The video above is from a 1992 UN Conference in Rio de Janeiro. It powerfully conveys the inspiration of my childhood.
Although I was born and raised in the USA, I lived with my grandparents in India when I was a toddler. Grandpa was as traditional as it gets. He taught me to read and write and would shake the heck out of me when I made a mistake. Yet he also loved me very much and would teach me many things.
My brother and I would sit and watch the gigantic ants many an afternoon. Ants present an incredible show. They model the power of persistence, tenacity, and teamwork for all of us. In fact, my first biology professor told his students that ants make up something like 90% of the biomass of all insects living. Regardless of the actual number, they are everywhere.
One thing about India shocked me when I first arrived there: the abject poverty of masses of people. I had never seen such things in the US. What made their plight so poignant though, was that they looked just like me! These were thousands and thousands of little Gouthum’s wandering the streets and begging. It hurt me immensely.
So I asked everyone, “Why are they so poor, why doesn’t anyone fix it?” I was told not to worry about it, because no one could. It was just that way. Naturally, this answer rung unacceptable to me; I promised never to forget. I felt in my heart that adults say thing like that all the time because they have not tried. Nothing was impossible.
This made for quite an interesting childhood. Unbeknownst to me, many of these memories lead to depression and hopelessness. For, it seemed that everywhere I went I saw pain and suffering. I know now that this was due to my perspective rather than the world. By very definition, there are more good people than bad, and less poverty and starvation than sustenance.
But that still leaves the little Gou’s starving in India doesn’t it? What is one to do? What should one do? Does one need to do anything? These are the questions that haunt us all somewhere within our psyche. Children just hold these concerns nearer the top of their awareness because they have no mortgage or kids of their own to worry about. Yet we still harbor the conundrums.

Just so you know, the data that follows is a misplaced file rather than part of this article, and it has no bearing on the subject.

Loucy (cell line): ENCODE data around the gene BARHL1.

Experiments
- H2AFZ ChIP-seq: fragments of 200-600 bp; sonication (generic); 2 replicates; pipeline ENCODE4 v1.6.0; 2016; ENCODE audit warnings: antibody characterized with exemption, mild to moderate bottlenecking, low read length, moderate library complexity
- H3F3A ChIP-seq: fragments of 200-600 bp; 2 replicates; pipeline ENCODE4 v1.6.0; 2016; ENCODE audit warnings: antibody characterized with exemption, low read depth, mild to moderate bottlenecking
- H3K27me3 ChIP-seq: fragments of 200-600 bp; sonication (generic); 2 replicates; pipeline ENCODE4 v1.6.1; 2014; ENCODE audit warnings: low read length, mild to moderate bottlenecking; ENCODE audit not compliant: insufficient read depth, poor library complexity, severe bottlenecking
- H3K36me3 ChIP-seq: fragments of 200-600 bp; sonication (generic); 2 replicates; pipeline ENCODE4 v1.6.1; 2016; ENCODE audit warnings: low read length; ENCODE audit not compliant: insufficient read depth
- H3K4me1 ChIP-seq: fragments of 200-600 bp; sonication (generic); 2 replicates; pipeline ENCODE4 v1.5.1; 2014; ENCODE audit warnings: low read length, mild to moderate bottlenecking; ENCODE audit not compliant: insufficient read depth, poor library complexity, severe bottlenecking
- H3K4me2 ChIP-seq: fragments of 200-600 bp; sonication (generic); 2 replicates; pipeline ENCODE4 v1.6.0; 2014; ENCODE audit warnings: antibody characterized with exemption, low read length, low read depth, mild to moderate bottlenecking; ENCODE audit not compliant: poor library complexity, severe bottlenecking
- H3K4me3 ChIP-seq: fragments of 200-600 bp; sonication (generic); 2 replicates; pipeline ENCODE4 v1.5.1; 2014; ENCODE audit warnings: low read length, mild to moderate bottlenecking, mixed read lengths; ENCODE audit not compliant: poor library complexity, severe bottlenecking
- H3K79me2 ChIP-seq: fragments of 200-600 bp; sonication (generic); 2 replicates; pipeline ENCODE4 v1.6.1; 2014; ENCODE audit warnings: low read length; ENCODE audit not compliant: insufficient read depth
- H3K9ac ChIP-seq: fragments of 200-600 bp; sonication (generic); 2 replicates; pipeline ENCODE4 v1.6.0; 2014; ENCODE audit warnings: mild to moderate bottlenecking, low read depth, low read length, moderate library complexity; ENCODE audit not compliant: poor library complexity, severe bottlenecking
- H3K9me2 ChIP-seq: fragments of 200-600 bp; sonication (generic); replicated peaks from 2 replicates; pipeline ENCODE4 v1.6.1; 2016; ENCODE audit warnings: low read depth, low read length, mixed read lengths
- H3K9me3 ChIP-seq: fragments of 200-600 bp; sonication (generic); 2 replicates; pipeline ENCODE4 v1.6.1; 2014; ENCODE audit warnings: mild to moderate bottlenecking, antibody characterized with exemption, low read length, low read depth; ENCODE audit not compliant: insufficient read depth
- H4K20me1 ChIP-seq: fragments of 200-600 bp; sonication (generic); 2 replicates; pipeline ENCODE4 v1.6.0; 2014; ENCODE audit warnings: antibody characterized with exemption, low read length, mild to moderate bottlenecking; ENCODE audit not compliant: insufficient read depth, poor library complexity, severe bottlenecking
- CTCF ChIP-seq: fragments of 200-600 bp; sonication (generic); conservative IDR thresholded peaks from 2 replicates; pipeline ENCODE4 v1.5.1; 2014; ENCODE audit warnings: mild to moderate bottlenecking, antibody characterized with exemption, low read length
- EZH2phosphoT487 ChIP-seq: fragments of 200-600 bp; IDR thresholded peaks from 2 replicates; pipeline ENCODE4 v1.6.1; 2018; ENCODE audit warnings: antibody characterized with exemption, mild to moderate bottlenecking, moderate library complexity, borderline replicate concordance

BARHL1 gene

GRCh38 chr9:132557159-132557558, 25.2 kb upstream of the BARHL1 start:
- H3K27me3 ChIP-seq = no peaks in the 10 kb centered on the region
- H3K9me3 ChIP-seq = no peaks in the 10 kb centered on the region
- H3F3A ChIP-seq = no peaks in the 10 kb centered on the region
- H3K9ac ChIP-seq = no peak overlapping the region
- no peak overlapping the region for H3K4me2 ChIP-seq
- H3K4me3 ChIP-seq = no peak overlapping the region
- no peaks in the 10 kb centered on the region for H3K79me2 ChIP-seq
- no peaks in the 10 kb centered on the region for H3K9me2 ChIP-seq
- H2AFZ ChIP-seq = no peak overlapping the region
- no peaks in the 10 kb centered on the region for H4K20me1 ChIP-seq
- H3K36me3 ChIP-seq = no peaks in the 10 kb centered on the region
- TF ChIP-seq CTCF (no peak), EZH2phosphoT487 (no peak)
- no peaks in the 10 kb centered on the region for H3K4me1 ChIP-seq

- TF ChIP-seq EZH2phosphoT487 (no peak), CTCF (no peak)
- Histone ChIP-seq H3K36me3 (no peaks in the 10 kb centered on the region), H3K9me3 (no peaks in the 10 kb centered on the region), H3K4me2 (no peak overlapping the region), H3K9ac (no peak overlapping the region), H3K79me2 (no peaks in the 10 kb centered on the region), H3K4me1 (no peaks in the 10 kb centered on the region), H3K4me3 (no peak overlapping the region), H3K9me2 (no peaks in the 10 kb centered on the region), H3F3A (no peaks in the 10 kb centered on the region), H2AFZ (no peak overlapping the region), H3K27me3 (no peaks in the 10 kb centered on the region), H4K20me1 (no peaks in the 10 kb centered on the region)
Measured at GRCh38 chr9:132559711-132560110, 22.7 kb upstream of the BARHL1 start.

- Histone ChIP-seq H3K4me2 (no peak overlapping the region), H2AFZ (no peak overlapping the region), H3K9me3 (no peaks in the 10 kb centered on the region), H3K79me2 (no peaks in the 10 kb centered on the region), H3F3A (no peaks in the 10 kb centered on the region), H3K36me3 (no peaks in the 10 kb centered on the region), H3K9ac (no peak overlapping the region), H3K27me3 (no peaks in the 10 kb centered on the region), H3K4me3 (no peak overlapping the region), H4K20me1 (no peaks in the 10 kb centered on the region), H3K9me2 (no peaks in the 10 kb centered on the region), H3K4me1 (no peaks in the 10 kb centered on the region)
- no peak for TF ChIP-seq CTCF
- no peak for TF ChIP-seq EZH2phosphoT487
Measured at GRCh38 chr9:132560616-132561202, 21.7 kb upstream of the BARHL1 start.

Each of us has special gifts, some more prevalent than others. Life is about choosing what we want to use them for. Neither is more right than the other. Some have discipline and strength of character and go to the Peace Corps, other to religion, some to the military. These are all choices.
I choose to help others through writing, treatment, and consulting. By helping people with philosophy and modeling my example, I assist the kids in India. My son may ask, “How Daddy?” And I will share, that there is direct action and indirect action, as well as teaching and training, and funding. Each supports our dreams in different ways.
We could directly open a soup kitchen in Bombay. Or we could hand out birth control. Others in the USA help indirectly by working for aid institutions in support roles such as phone or technical support. Others teach about nonprofits and some finance their operations.
Then again, we all help in one way or another: he project manager building huge dams or infrastructure projects, a school teacher teaching literacy. Statesmen bring people together to compromise. Even my Internet friends bring information to the masses. For me, my study of philosophy has shown me the balance of the world, and I hope that I can share that with others.
It has become cliché to dream of world peace, however noble the goal. I seek to help people find peace from the inside out. Only philosophy can do this. No external changes brought me the comfort that I needed. First change within, then the world changes without.